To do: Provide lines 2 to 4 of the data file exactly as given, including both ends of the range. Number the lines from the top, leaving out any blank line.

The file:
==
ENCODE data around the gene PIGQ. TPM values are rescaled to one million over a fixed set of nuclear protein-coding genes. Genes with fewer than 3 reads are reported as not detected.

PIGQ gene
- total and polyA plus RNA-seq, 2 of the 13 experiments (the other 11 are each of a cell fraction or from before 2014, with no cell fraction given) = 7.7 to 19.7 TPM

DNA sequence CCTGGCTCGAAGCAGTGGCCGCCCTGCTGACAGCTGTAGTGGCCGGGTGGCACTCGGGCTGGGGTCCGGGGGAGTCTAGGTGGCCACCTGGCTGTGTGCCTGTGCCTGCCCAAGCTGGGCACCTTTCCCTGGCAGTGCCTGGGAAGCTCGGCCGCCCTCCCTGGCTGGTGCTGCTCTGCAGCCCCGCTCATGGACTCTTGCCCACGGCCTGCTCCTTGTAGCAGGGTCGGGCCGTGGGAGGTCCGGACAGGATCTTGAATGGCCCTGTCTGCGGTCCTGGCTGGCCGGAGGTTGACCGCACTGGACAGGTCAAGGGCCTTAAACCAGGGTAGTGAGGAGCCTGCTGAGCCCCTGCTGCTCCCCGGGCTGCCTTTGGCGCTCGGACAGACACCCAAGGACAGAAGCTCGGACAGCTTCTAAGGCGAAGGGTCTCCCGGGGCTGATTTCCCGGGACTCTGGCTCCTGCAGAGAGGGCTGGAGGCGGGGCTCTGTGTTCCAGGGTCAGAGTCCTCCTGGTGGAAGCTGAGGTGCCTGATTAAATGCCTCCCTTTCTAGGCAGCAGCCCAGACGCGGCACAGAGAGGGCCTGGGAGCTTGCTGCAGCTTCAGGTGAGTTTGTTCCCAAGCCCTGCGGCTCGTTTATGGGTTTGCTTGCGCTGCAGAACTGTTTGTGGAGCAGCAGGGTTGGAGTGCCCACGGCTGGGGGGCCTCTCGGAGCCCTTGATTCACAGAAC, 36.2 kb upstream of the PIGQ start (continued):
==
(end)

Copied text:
PIGQ gene
- total and polyA plus RNA-seq, 2 of the 13 experiments (the other 11 are each of a cell fraction or from before 2014, with no cell fraction given) = 7.7 to 19.7 TPM

DNA sequence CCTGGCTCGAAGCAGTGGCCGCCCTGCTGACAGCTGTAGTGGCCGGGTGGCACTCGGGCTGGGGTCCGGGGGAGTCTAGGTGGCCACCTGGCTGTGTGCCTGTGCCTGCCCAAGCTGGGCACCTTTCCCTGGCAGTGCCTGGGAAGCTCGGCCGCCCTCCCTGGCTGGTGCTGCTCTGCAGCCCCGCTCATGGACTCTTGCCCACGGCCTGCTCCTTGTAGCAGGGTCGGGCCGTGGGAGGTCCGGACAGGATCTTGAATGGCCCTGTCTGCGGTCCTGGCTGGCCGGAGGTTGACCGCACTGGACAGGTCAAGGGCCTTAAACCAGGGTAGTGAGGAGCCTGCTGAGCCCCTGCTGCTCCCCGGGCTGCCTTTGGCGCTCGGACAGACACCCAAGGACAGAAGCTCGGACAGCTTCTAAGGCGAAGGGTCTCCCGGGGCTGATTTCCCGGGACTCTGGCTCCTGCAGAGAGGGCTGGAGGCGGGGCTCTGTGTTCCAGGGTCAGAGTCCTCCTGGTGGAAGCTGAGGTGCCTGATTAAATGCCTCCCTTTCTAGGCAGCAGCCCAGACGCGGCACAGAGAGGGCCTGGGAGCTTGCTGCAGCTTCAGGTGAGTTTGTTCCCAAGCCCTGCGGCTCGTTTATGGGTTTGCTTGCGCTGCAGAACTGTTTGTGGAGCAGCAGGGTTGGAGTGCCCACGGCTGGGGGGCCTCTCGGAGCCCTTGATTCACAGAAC, 36.2 kb upstream of the PIGQ start (continued):